How INO-3106 works
HPV infection can be the cause of some cases of aerodigestive cancer, which involves tumors forming in the mouth, throat, voice box, or sinuses. INO-3106 targets tumors specifically caused by HPV type 6 (HPV-6).
INO-3106 is a DNA-based cancer vaccine, produced using Inovio’s proprietary SynCon technology. A cancer vaccine acts to help “educate” the immune system on particular antigens (or foreign substances associated with a disease that triggers an immune response) so that it can track down and remove the tumor cells. INO-3106 is a plasmid, a piece of circular DNA that can promote the expression of an inserted gene, containing certain genes of HPV-6 called E6 and E7.
Following the administration of INO-3106, the immune system will recognize the E6 and E7 proteins as foreign and mount a response against them. This triggers the production of cytotoxic T lymphocytes (CTLs), or killer T-cells, a type of immune cell that will identify and destroy cells expressing the antigen. This should result in a targeted decrease of the HPV-6-infected tumor cells.
INO-3106 in clinical trials
In September 2014, Inovio initiated a Phase 1 clinical trial (NCT02241369) to assess the safety, tolerability, and immunogenicity (ability to trigger an immune response) of INO-3106 alone or in combination with INO-9012.
INO-9012 is a DNA plasmid containing the immune activator IL-12. The activity of IL-12 may boost the immune response produced by INO-3106, as one of its roles is to increase the production of CTLs.
The trial is using a dose escalation method in an estimated six patients to determine the maximum tolerated dose of INO-3106. Its primary goal is to monitor for adverse events for up to two years following the vaccination. It will also confirm the level of immune response against HPV-6 tumor cells produced by INO-3106. It is currently recruiting participants with HPV-6-associated aerodigestive precancers and cancers at the University of Pennsylvania.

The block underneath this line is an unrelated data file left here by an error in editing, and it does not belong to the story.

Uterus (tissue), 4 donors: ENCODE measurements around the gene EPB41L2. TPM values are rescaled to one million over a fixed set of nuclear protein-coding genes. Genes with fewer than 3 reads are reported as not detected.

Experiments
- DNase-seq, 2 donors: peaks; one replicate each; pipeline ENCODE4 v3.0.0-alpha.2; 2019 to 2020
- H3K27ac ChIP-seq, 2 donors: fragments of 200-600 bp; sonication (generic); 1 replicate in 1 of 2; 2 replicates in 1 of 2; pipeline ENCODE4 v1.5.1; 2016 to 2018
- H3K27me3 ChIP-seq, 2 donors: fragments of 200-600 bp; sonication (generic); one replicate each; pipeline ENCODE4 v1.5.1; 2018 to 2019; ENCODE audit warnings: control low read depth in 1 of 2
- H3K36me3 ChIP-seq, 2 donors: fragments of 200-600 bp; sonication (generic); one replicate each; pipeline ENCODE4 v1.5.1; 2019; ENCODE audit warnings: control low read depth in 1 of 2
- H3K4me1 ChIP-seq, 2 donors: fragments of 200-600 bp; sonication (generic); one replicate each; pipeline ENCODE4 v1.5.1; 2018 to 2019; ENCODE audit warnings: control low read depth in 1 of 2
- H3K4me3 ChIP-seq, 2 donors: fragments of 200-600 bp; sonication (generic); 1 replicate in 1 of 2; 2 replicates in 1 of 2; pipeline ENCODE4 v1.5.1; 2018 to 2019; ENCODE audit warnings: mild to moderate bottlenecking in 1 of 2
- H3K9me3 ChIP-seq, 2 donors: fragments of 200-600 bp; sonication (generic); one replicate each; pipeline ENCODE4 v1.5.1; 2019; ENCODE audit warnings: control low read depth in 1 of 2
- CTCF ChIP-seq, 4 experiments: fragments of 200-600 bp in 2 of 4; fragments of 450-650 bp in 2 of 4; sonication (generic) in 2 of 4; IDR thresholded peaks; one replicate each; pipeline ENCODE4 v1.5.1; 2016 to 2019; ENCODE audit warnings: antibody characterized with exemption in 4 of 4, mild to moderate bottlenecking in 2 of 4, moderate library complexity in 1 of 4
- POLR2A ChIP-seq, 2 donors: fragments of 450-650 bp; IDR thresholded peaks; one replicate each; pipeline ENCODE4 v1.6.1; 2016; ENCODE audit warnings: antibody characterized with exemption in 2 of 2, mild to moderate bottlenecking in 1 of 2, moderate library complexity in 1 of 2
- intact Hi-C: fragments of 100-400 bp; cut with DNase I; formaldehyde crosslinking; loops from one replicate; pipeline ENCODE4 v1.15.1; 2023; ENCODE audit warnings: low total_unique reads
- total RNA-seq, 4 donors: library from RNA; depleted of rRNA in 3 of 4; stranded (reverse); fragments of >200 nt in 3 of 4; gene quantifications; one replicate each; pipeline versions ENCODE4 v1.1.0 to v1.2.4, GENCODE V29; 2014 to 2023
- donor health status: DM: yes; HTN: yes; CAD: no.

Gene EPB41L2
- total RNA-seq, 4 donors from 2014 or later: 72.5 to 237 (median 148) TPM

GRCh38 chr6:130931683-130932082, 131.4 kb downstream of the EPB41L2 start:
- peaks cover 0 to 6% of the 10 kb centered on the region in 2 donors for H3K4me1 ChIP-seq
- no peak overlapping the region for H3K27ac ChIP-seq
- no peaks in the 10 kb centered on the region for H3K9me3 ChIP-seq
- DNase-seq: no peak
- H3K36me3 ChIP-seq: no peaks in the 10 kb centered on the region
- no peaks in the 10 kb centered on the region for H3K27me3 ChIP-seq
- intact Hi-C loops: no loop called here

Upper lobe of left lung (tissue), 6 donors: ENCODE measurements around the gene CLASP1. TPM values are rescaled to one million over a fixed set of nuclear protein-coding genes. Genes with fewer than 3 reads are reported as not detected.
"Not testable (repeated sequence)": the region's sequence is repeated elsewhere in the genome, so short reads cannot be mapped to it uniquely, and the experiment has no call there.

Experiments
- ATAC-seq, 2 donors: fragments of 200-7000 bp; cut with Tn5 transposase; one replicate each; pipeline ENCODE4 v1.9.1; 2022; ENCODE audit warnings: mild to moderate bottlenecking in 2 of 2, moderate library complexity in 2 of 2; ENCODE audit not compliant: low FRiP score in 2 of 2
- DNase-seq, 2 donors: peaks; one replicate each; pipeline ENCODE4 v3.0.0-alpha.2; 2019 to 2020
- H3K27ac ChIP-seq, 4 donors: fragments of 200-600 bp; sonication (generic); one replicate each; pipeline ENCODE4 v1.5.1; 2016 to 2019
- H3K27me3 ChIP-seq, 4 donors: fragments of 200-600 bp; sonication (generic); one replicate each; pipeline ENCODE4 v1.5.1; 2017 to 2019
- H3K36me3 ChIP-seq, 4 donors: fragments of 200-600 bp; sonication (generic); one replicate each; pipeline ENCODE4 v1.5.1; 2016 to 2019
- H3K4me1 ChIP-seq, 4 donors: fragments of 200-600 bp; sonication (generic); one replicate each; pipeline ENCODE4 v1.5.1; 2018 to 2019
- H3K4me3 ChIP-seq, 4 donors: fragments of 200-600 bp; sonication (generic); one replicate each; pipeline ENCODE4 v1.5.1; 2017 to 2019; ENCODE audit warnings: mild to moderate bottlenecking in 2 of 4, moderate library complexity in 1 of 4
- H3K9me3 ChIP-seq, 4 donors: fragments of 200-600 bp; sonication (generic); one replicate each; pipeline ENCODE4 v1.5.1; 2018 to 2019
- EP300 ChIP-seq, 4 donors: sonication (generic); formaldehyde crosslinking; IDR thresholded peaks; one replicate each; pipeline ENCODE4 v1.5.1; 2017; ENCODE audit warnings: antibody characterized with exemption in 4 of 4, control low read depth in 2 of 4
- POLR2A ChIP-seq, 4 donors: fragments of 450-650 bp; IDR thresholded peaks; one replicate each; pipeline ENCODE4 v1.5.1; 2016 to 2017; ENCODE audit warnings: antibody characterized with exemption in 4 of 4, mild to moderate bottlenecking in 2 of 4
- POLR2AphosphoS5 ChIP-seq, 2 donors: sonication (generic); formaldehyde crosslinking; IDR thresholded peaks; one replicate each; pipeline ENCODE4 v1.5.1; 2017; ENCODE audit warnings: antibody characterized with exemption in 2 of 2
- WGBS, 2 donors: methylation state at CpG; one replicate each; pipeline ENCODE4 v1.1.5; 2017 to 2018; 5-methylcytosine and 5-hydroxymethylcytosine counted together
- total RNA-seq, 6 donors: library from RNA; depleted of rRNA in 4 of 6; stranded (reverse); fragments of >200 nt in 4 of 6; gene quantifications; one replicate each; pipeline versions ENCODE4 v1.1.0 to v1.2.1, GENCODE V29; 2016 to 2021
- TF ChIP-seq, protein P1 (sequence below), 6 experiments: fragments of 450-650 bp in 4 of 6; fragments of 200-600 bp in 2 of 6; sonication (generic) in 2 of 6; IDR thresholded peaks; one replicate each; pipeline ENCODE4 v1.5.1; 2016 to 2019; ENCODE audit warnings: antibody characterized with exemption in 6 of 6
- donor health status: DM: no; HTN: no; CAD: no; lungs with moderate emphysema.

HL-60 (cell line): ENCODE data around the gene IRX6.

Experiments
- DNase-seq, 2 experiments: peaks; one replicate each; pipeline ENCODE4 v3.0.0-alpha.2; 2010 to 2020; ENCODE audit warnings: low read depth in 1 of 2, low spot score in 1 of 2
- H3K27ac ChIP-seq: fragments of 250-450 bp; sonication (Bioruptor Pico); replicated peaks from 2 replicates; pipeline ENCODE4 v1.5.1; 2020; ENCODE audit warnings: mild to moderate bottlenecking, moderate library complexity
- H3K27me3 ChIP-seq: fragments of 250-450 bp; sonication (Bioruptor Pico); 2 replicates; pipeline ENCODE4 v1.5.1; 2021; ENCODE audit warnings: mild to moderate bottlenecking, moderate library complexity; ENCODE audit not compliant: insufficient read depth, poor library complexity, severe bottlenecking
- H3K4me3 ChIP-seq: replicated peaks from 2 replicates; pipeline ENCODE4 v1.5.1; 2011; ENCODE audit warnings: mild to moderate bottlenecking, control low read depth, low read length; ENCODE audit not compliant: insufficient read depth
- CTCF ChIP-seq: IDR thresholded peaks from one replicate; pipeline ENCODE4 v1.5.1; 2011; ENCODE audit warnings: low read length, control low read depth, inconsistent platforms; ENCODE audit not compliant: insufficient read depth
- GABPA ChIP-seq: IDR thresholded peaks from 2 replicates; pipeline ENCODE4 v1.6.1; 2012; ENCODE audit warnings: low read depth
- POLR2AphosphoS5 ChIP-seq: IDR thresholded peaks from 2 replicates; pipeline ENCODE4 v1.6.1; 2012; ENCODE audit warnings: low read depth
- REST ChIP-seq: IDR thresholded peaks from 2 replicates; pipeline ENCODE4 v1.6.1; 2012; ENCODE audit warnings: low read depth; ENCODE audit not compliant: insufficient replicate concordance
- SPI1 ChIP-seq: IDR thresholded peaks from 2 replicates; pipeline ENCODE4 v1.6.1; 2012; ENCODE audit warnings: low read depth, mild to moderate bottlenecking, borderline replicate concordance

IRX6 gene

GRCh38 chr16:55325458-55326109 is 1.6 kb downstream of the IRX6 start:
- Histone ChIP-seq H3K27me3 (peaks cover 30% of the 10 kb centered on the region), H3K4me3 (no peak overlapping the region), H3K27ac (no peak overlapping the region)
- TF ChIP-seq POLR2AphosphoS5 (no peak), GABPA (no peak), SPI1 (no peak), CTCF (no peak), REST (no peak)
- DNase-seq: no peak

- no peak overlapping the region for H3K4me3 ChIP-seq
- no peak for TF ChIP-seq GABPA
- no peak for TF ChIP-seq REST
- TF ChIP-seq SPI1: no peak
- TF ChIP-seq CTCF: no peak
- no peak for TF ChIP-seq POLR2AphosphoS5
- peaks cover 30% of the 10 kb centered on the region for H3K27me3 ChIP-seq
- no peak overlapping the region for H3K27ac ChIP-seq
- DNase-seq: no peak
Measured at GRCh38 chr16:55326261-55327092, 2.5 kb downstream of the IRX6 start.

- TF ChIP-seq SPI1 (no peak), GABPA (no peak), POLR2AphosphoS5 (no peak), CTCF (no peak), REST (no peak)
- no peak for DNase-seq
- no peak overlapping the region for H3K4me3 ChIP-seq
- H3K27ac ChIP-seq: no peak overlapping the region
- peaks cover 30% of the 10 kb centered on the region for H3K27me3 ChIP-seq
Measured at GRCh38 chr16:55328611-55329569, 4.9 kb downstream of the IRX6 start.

INO-3106 is delivered into cells using Inovio’s Cellectra device, which involves an injection into the muscle and electroporation (a small electrical pulse).
Immuno-Oncology News is strictly a news and information website about the disease. It does not provide medical advice, diagnosis or treatment. This content is not intended to be a substitute for professional medical advice, diagnosis, or treatment. Always seek the advice of your physician or other qualified health provider with any questions you may have regarding a medical condition. Never disregard professional medical advice or delay in seeking it because of something you have read on this website.